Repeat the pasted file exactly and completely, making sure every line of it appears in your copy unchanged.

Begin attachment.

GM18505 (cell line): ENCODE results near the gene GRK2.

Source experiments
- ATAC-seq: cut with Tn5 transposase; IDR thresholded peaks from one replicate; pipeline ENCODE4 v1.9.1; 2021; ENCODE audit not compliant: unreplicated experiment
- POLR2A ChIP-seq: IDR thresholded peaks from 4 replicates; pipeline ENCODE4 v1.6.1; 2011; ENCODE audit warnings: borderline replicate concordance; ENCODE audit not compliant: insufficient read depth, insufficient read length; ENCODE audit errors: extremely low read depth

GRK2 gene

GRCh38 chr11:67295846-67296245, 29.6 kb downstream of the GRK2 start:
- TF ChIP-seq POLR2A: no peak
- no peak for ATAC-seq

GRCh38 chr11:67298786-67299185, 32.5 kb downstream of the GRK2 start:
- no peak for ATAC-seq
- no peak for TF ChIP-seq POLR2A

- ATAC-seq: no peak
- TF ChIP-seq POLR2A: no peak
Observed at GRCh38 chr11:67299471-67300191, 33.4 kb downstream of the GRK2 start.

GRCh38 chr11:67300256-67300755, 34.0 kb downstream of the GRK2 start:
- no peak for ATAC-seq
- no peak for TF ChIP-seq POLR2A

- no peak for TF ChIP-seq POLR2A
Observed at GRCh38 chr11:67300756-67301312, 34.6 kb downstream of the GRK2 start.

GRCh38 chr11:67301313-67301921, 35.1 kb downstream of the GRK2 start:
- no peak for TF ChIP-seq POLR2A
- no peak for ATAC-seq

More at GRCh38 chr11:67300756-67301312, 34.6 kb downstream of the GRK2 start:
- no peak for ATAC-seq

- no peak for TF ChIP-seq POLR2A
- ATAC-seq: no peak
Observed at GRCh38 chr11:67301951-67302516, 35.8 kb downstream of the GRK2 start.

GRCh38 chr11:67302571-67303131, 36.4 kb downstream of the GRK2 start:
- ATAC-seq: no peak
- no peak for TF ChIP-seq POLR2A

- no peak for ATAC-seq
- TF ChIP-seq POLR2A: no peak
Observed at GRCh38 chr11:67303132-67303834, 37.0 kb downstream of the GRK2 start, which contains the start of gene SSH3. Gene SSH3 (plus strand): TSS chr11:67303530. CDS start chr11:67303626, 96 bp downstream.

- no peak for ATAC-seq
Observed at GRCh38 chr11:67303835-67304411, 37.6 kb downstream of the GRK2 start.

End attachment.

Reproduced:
GM18505 (cell line): ENCODE results near the gene GRK2.

Source experiments
- ATAC-seq: cut with Tn5 transposase; IDR thresholded peaks from one replicate; pipeline ENCODE4 v1.9.1; 2021; ENCODE audit not compliant: unreplicated experiment
- POLR2A ChIP-seq: IDR thresholded peaks from 4 replicates; pipeline ENCODE4 v1.6.1; 2011; ENCODE audit warnings: borderline replicate concordance; ENCODE audit not compliant: insufficient read depth, insufficient read length; ENCODE audit errors: extremely low read depth

GRK2 gene

GRCh38 chr11:67295846-67296245, 29.6 kb downstream of the GRK2 start:
- TF ChIP-seq POLR2A: no peak
- no peak for ATAC-seq

GRCh38 chr11:67298786-67299185, 32.5 kb downstream of the GRK2 start:
- no peak for ATAC-seq
- no peak for TF ChIP-seq POLR2A

- ATAC-seq: no peak
- TF ChIP-seq POLR2A: no peak
Observed at GRCh38 chr11:67299471-67300191, 33.4 kb downstream of the GRK2 start.

GRCh38 chr11:67300256-67300755, 34.0 kb downstream of the GRK2 start:
- no peak for ATAC-seq
- no peak for TF ChIP-seq POLR2A

- no peak for TF ChIP-seq POLR2A
Observed at GRCh38 chr11:67300756-67301312, 34.6 kb downstream of the GRK2 start.

GRCh38 chr11:67301313-67301921, 35.1 kb downstream of the GRK2 start:
- no peak for TF ChIP-seq POLR2A
- no peak for ATAC-seq

More at GRCh38 chr11:67300756-67301312, 34.6 kb downstream of the GRK2 start:
- no peak for ATAC-seq

- no peak for TF ChIP-seq POLR2A
- ATAC-seq: no peak
Observed at GRCh38 chr11:67301951-67302516, 35.8 kb downstream of the GRK2 start.

GRCh38 chr11:67302571-67303131, 36.4 kb downstream of the GRK2 start:
- ATAC-seq: no peak
- no peak for TF ChIP-seq POLR2A

- no peak for ATAC-seq
- TF ChIP-seq POLR2A: no peak
Observed at GRCh38 chr11:67303132-67303834, 37.0 kb downstream of the GRK2 start, which contains the start of gene SSH3. Gene SSH3 (plus strand): TSS chr11:67303530. CDS start chr11:67303626, 96 bp downstream.

- no peak for ATAC-seq
Observed at GRCh38 chr11:67303835-67304411, 37.6 kb downstream of the GRK2 start.